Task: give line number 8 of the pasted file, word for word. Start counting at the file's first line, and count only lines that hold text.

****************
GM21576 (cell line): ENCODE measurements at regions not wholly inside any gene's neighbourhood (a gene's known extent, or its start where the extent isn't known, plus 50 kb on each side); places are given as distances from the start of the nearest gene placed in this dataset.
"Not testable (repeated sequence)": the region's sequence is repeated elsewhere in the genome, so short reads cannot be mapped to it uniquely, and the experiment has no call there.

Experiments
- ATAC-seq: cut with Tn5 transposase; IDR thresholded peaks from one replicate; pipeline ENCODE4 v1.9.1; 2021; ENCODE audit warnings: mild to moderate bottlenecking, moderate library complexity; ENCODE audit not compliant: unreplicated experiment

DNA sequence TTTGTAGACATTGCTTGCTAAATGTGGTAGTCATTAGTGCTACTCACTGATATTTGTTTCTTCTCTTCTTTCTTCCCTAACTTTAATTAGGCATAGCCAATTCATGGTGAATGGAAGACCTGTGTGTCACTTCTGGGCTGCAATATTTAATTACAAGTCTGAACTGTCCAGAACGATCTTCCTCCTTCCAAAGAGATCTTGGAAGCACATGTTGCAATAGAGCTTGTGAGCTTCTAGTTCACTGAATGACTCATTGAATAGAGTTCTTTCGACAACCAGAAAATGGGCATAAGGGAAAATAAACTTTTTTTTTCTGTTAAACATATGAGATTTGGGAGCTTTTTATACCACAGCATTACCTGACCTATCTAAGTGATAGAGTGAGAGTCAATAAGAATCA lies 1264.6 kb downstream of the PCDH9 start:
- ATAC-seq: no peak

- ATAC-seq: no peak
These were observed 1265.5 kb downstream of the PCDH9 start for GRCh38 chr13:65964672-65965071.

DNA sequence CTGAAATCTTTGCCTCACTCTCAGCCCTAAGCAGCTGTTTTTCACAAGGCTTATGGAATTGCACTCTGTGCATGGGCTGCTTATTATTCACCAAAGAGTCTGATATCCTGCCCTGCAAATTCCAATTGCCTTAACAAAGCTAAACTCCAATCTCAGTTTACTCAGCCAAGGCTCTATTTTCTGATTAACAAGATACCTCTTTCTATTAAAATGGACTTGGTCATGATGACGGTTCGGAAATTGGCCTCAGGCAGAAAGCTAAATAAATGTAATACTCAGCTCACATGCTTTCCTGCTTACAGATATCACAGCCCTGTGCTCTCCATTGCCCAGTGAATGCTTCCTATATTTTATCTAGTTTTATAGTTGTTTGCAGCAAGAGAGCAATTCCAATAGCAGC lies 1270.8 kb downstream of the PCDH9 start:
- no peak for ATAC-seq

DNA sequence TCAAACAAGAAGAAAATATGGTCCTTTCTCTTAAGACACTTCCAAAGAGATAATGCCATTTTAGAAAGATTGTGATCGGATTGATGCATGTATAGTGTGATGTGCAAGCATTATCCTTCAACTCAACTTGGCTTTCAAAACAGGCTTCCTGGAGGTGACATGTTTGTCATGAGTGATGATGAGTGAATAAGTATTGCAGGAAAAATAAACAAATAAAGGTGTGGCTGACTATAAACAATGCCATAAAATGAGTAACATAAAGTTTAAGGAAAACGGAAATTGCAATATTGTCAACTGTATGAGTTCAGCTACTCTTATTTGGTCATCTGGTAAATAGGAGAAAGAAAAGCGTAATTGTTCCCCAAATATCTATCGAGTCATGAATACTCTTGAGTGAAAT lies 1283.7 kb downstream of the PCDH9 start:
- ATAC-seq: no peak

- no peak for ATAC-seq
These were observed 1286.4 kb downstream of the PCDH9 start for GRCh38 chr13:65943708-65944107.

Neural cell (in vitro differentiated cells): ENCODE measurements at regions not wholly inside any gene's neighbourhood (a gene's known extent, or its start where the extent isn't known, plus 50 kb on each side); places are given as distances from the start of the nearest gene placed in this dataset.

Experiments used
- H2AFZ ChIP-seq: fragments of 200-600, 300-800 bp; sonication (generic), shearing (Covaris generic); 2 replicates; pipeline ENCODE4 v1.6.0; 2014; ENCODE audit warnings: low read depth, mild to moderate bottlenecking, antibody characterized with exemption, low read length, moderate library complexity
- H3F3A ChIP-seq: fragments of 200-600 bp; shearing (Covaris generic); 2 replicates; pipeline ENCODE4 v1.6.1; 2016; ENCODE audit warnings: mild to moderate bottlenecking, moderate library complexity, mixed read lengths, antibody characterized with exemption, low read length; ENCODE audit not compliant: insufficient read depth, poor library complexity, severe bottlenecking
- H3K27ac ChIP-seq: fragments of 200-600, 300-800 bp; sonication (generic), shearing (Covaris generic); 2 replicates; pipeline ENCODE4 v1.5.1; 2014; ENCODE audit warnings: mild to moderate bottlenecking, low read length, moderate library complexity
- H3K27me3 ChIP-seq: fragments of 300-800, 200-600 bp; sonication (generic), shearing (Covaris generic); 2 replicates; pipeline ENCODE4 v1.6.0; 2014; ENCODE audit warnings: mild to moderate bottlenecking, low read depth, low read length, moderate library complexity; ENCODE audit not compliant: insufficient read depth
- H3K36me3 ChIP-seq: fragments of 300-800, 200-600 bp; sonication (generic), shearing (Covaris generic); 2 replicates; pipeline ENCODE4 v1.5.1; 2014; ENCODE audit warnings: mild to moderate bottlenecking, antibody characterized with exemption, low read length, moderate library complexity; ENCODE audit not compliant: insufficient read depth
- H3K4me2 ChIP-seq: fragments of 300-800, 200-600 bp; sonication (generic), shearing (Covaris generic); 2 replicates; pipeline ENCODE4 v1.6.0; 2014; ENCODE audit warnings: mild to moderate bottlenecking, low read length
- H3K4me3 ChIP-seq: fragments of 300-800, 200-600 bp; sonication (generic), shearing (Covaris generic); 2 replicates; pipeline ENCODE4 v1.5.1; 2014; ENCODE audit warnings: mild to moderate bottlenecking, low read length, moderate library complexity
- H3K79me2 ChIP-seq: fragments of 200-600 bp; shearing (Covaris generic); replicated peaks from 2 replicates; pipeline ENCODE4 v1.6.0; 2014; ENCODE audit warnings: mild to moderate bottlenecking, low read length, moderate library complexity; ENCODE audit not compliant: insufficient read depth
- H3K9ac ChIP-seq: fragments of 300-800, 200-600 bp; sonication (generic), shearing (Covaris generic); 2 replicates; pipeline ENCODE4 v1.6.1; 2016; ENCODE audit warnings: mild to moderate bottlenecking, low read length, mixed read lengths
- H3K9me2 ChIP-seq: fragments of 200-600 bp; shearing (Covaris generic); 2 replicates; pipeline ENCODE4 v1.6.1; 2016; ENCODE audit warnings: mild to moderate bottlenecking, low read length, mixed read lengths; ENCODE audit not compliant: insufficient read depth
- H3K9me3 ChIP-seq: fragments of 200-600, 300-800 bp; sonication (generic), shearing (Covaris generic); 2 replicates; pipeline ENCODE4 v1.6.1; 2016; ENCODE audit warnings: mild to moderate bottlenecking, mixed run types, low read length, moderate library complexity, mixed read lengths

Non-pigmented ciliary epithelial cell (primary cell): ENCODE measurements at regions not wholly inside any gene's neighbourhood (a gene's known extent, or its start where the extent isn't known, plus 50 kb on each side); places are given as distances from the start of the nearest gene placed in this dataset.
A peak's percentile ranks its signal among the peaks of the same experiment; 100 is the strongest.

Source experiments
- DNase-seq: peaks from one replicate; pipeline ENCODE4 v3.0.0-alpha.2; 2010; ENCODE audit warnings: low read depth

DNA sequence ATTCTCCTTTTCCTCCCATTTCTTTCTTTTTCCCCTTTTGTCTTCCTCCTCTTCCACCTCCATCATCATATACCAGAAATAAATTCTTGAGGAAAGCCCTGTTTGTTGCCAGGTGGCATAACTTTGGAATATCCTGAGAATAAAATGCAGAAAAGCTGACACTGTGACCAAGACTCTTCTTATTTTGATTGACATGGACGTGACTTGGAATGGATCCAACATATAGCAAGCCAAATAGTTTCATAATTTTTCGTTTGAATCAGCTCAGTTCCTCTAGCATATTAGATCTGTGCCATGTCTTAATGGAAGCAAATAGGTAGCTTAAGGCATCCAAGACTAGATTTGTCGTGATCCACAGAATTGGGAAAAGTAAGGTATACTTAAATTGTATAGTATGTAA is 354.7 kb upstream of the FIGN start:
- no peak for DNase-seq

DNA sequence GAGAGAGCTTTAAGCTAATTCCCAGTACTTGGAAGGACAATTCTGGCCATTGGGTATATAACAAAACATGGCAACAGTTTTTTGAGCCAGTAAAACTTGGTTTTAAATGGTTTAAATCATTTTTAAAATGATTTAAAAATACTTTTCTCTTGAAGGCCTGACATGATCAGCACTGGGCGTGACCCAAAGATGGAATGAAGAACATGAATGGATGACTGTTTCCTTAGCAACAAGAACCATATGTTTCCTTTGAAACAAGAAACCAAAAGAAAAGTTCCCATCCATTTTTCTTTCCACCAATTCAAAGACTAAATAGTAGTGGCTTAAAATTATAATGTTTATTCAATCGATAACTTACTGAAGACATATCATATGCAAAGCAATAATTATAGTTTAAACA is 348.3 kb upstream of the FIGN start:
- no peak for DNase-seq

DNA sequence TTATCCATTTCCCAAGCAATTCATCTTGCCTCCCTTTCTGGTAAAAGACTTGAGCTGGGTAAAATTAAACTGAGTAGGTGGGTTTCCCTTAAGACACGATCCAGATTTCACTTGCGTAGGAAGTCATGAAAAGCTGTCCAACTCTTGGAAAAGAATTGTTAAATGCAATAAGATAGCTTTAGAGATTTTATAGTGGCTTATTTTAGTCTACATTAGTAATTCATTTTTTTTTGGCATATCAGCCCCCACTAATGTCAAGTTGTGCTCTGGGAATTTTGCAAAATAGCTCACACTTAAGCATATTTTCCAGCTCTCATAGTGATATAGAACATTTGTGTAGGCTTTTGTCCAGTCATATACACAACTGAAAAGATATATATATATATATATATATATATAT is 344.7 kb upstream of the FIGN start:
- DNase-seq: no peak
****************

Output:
These were observed 1265.5 kb downstream of the PCDH9 start for GRCh38 chr13:65964672-65965071.